I’m an optimist at heart. However, when thinking about Congress and what 2013 will look like from inside the Capital dome, it’s difficult to maintain that optimism.
Congress will do some things and will not do others. Here is my guess at what those will be.
Congress Will Do
1) Name buildings and post offices. This is not difficult or controversial. Since passage is normally by unanimous consent it doesn’t take much time.
2) Confirm cabinet appointees. John Kerry will sail through the confirmation process to become the next secretary of state. I believe the president will nominate non-controversial individuals for the other openings. He’s got bigger fights coming up and doesn’t want to waste the energy here.
3) Continue the hyper-partisanship. As much as I hope the No Labels Problem Solvers group can have a positive impact, I do not think the extreme factions in both parties will back off. In the Senate, Harry Reid (D-Nev.) will remain majority leader and Mitch McConnell (R-Ky.) will remain leader of the minority. While McConnell showed signs of returning to a semblance of bipartisanship the other day during fiscal cliff negotiations, I believe that was due to political necessity and expect him to return to his antagonistic position. In the House, John Boehner’s (R-Ohio) speakership could be in jeopardy. If he does not retain the position, his replacement will most likely come from the far right. Nancy Pelosi (D-Calif.) should have no problem remaining minority leader. Only constituents demanding compromise, collaboration, and cooperation will change this.
4) Let the government default and shut down. Assuming the House passes the fiscal cliff deal, that is all the cooperation the president will get from Congress on these issues. Unless there is honest consideration of spending cuts, the GOP will not agree to raise the debt limit or to continuing resolutions to keep the government functioning.
5) Allow sequestration to be implemented. Following the fiscal cliff deal, there will be no more give and take from either side. Polls show voters blaming the GOP. The president and Democrats have nothing to lose by digging in their heels.
6) Talk about gun control and immigration. These are two highly emotional and controversial issues. A dysfunctional Congress will not be able to agree on legislation to address them.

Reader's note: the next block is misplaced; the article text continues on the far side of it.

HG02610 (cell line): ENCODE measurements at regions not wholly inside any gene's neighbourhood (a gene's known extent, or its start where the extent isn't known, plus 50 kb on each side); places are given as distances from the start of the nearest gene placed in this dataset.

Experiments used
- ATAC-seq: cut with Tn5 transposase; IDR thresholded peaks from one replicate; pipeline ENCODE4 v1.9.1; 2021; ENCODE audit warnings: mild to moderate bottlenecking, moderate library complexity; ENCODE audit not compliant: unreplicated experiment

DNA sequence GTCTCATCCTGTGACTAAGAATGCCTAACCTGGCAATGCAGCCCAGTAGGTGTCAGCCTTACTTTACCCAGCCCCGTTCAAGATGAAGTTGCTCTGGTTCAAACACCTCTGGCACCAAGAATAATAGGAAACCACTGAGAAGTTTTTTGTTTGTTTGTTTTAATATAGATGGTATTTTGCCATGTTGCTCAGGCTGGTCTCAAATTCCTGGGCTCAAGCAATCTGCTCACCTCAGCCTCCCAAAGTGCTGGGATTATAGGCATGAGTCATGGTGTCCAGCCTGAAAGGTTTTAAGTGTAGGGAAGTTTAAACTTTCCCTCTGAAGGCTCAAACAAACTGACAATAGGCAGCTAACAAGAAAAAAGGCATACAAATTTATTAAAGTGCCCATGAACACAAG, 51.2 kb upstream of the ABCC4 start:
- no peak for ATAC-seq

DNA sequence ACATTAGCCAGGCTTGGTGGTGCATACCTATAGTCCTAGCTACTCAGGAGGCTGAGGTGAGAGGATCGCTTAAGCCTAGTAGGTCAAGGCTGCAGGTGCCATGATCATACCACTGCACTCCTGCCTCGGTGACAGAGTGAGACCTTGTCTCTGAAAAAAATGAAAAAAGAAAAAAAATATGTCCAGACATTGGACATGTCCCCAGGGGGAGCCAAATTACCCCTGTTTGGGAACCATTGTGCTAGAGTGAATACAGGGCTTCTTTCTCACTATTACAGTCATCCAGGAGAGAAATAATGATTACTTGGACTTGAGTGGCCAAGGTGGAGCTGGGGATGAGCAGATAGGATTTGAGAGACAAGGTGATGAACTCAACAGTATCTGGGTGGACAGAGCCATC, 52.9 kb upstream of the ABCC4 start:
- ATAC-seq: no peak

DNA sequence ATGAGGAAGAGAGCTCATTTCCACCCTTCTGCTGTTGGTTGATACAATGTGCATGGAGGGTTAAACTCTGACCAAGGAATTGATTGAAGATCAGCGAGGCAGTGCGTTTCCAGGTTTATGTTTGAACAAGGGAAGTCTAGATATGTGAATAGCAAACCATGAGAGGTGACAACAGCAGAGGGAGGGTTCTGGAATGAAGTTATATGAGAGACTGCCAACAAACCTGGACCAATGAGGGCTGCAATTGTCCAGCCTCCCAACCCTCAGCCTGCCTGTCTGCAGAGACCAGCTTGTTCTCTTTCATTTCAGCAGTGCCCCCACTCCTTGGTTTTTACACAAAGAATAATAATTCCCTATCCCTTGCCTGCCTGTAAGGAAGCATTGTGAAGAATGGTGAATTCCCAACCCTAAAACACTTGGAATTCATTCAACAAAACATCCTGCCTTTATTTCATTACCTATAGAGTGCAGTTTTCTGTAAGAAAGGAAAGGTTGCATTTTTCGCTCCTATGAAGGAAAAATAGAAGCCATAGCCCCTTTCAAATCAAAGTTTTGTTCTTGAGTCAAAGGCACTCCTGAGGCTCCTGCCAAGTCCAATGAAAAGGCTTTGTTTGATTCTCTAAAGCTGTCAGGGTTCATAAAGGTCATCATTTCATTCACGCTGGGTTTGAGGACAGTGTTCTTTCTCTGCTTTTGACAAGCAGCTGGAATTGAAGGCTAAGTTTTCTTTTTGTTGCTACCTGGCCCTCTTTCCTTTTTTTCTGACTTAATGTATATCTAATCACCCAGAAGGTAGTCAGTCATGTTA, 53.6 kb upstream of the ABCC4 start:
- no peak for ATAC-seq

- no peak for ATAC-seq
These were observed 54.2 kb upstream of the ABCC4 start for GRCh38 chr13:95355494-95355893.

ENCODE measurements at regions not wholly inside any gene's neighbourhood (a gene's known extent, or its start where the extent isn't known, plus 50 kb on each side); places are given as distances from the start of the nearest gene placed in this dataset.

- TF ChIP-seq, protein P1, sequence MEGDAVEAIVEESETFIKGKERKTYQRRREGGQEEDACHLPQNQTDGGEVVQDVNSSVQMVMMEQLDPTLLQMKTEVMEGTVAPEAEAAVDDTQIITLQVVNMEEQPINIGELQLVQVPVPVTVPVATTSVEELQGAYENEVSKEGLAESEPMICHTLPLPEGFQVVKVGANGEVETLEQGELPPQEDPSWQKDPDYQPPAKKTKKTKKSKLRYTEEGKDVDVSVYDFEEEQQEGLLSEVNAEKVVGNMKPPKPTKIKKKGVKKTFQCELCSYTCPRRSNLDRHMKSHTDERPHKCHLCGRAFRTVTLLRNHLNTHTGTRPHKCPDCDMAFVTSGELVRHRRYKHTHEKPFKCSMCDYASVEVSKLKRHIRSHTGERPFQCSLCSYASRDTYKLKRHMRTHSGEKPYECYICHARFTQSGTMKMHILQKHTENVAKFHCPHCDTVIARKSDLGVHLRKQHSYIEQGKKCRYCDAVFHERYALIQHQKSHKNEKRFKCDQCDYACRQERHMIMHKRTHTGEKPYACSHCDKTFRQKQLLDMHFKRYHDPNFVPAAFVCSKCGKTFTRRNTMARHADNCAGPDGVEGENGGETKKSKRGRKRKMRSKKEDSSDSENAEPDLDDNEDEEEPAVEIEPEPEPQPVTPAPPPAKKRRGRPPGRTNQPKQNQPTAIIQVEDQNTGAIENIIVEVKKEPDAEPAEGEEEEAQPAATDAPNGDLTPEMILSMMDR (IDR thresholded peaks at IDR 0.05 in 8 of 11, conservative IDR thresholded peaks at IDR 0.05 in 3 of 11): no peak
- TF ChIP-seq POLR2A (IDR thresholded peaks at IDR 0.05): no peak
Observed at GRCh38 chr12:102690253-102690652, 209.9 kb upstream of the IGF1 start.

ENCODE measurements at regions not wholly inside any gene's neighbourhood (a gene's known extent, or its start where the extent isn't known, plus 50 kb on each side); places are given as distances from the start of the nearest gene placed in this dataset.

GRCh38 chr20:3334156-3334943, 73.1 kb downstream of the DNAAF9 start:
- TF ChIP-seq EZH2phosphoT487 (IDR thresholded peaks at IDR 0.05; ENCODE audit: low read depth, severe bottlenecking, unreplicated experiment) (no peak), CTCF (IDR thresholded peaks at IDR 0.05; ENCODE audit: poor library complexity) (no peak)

7) Continue to be the biggest threat to our economy. Without positive action and assuming another government shutdown, default, and sequestration, Congress will be the major reason our economy reverts to another recession.
Congress Won’t Do
1) Pass a budget. Congress has not passed a budget in four years. There is nothing to indicate that will happen this year.
2) Pass major revisions to the tax code. Since no agreement will be reached on debt reduction, tax code revisions will not be discussed.
3) Move to the middle. Members of Congress are too scared of the extreme elements of their parties. While those on the extremes are more vocal, they are not the majority. Members of Congress do not recognize this.
4) Pressure Israel to negotiate. While the president and outgoing secretary of state Clinton have been direct with Israeli Prime Minister Netanyahu, most members of Congress do not agree with this approach. If Netanyahu is re-elected this month, he will most likely do so with a more conservative coalition.
5) Ease or lift sanctions on Cuba, Iran, or Syria. Congress does not have the desire to pull back U.S. intervention around the world. In spite of economic implications, if the president commits troops, I do not see Congress reversing precedence and implementing the War Powers Act.
6) Pass more bills than the 112th Congress. The session of Congress that is ending has been the least productive since records have been kept. I believe the new congress will equal if not break this record.
7) Accept blame. The members of Congress will continue to blame each other, the opposing party, and the president. Accepting that each, individually, is responsible for their own actions and decisions is a foreign idea.
These are my predictions. As a perpetual optimist, I hope I am wrong on every one of them.